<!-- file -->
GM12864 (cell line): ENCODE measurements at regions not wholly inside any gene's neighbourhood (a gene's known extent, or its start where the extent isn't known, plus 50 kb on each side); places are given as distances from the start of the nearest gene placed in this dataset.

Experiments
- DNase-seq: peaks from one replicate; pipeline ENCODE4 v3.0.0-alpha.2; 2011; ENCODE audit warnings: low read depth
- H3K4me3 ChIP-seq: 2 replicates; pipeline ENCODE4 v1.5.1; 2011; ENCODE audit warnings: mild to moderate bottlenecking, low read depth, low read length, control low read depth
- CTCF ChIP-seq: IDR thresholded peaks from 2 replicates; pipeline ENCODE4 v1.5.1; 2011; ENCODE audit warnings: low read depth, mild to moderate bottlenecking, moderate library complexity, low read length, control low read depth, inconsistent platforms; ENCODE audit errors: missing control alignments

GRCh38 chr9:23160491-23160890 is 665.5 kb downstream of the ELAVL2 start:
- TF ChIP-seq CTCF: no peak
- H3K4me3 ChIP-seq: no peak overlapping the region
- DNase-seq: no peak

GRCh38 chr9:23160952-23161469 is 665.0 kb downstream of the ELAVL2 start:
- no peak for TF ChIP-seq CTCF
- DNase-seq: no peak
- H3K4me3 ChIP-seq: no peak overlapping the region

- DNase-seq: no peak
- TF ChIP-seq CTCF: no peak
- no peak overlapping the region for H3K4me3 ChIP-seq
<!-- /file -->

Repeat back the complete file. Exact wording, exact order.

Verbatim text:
GM12864 (cell line): ENCODE measurements at regions not wholly inside any gene's neighbourhood (a gene's known extent, or its start where the extent isn't known, plus 50 kb on each side); places are given as distances from the start of the nearest gene placed in this dataset.

Experiments
- DNase-seq: peaks from one replicate; pipeline ENCODE4 v3.0.0-alpha.2; 2011; ENCODE audit warnings: low read depth
- H3K4me3 ChIP-seq: 2 replicates; pipeline ENCODE4 v1.5.1; 2011; ENCODE audit warnings: mild to moderate bottlenecking, low read depth, low read length, control low read depth
- CTCF ChIP-seq: IDR thresholded peaks from 2 replicates; pipeline ENCODE4 v1.5.1; 2011; ENCODE audit warnings: low read depth, mild to moderate bottlenecking, moderate library complexity, low read length, control low read depth, inconsistent platforms; ENCODE audit errors: missing control alignments

GRCh38 chr9:23160491-23160890 is 665.5 kb downstream of the ELAVL2 start:
- TF ChIP-seq CTCF: no peak
- H3K4me3 ChIP-seq: no peak overlapping the region
- DNase-seq: no peak

GRCh38 chr9:23160952-23161469 is 665.0 kb downstream of the ELAVL2 start:
- no peak for TF ChIP-seq CTCF
- DNase-seq: no peak
- H3K4me3 ChIP-seq: no peak overlapping the region

- DNase-seq: no peak
- TF ChIP-seq CTCF: no peak
- no peak overlapping the region for H3K4me3 ChIP-seq